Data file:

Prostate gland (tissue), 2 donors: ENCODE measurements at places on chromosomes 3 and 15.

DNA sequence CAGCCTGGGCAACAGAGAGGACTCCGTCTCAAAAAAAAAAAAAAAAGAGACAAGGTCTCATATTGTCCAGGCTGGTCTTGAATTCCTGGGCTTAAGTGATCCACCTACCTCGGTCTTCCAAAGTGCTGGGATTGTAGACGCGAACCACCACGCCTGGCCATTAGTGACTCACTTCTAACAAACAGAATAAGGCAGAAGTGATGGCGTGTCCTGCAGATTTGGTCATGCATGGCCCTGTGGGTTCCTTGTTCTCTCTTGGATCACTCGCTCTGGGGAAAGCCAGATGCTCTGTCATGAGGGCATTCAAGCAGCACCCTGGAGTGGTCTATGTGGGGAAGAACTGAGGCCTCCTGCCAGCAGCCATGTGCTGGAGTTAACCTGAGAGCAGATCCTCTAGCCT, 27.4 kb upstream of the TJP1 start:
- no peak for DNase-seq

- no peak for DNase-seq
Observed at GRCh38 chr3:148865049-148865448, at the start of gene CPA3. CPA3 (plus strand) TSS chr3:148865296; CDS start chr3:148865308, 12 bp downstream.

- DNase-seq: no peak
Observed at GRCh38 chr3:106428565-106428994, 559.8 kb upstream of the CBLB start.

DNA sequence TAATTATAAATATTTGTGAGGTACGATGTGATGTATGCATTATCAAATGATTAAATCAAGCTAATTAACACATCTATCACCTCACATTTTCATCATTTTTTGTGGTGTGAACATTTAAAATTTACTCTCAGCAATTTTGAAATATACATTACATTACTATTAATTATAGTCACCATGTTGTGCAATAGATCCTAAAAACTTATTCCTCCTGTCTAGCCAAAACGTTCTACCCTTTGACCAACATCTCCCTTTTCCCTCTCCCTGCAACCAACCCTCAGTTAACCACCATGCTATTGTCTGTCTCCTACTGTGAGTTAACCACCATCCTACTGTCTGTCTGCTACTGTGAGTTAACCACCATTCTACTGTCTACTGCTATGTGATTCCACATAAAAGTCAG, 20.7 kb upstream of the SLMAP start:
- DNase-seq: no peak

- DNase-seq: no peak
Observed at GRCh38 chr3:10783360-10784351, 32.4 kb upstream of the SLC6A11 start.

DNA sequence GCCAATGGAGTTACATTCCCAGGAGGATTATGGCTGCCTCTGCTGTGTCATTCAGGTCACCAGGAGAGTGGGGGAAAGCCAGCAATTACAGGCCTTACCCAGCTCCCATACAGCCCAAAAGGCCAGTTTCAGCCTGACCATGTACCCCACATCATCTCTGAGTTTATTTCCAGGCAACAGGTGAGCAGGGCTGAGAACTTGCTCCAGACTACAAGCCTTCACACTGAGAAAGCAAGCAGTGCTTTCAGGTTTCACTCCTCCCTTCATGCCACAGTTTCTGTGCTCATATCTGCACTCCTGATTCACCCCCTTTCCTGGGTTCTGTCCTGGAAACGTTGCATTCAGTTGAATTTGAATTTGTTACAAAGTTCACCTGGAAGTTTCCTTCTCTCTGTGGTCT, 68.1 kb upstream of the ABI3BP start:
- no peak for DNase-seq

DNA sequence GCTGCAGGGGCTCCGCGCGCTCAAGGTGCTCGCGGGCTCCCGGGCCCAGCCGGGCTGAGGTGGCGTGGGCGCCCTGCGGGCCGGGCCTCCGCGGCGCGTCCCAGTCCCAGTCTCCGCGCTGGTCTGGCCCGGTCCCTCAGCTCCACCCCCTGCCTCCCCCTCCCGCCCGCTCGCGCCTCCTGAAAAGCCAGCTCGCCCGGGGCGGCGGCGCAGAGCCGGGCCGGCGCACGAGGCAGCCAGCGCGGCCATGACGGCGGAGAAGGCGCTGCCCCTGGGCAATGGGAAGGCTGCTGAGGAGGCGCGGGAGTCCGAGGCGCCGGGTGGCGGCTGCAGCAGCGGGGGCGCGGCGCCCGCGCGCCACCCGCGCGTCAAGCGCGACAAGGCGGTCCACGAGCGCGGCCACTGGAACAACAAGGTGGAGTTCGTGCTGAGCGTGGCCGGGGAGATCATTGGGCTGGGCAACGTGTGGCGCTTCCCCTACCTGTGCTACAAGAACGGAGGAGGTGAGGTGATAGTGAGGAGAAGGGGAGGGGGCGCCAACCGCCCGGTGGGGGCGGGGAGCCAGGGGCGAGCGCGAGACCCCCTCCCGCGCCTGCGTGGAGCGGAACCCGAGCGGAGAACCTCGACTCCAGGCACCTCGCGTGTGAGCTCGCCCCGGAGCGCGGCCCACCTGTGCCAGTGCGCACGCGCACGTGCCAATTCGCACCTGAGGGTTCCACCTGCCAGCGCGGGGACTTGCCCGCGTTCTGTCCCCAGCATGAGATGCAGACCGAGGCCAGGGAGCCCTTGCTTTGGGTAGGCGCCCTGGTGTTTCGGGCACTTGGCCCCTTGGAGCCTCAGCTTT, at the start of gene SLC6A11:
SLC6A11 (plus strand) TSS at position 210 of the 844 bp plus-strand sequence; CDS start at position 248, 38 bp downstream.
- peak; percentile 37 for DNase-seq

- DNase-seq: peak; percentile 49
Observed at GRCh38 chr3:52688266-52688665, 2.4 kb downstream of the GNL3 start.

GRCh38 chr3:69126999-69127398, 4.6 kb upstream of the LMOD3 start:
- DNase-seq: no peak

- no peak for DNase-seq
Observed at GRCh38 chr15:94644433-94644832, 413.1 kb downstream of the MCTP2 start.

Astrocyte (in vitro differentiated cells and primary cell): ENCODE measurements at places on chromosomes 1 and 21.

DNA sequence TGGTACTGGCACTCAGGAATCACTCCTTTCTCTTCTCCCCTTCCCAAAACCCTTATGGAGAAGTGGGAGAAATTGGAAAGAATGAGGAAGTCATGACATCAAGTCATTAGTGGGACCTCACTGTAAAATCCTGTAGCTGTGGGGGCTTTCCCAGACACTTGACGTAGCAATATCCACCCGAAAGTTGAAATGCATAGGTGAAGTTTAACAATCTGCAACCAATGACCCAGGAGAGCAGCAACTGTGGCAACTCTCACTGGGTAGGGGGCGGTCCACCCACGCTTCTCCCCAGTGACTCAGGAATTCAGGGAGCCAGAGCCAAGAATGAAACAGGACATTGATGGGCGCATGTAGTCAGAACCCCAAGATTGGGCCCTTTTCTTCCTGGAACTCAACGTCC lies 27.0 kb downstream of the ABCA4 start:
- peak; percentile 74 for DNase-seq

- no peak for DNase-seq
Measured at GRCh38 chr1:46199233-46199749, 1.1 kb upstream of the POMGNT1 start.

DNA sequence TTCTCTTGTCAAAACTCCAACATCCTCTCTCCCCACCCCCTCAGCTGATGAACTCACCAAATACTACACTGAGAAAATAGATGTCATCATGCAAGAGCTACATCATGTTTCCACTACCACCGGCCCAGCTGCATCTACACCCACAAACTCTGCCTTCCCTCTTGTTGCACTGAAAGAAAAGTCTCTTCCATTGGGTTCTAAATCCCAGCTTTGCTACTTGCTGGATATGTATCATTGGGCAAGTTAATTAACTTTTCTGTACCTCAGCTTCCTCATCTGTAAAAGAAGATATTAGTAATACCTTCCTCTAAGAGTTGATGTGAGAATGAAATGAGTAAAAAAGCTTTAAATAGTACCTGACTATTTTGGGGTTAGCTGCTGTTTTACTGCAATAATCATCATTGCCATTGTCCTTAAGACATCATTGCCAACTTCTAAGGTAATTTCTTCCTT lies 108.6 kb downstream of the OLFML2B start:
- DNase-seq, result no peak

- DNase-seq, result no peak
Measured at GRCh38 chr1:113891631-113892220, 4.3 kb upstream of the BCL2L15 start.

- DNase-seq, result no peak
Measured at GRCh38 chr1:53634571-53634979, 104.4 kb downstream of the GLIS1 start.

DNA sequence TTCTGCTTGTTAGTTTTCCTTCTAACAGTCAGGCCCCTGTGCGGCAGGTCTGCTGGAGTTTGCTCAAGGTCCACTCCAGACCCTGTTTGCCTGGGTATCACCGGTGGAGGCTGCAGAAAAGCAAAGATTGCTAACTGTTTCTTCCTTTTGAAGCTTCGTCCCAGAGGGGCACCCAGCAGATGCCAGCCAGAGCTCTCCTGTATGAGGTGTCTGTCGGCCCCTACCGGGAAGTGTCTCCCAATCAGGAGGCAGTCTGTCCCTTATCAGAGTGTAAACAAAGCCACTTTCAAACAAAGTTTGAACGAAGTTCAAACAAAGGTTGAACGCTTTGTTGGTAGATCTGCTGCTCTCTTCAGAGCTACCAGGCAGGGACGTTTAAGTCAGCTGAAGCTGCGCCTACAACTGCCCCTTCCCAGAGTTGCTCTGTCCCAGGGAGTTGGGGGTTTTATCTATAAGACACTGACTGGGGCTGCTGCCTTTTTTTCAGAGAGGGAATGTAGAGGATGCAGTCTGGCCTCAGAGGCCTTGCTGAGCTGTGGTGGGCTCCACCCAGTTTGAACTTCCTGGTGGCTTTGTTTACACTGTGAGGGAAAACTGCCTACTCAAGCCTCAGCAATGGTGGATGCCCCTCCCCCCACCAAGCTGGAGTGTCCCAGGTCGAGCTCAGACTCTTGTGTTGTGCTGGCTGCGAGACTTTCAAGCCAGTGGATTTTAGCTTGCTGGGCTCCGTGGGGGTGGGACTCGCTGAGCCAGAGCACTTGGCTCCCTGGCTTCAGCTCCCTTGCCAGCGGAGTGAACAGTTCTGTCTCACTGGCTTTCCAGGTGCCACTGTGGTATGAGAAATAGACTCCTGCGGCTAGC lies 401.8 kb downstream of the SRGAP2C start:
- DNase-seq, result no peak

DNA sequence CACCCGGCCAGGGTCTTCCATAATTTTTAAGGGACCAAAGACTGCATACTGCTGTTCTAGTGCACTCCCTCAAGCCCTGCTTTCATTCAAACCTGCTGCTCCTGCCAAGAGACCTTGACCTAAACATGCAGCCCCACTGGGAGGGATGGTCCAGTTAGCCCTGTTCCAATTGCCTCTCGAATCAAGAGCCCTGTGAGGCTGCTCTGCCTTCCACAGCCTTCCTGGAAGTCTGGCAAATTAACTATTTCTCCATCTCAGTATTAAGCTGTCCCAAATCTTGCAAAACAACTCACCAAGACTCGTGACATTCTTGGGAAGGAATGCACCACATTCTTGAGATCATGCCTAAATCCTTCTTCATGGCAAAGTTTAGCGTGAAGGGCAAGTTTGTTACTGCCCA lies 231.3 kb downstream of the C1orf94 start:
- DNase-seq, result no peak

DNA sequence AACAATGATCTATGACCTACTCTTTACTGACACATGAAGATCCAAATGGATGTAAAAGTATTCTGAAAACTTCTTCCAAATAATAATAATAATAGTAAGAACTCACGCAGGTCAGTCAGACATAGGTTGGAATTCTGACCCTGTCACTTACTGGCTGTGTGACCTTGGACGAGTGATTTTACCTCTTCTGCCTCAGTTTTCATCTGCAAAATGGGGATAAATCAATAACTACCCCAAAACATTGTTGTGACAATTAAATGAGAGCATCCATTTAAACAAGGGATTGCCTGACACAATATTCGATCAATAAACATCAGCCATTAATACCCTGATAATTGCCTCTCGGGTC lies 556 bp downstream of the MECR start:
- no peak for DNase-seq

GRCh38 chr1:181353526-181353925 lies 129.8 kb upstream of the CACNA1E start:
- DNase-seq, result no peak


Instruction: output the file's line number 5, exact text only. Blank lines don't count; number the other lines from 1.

Observed at GRCh38 chr3:148865049-148865448, at the start of gene CPA3. CPA3 (plus strand) TSS chr3:148865296; CDS start chr3:148865308, 12 bp downstream.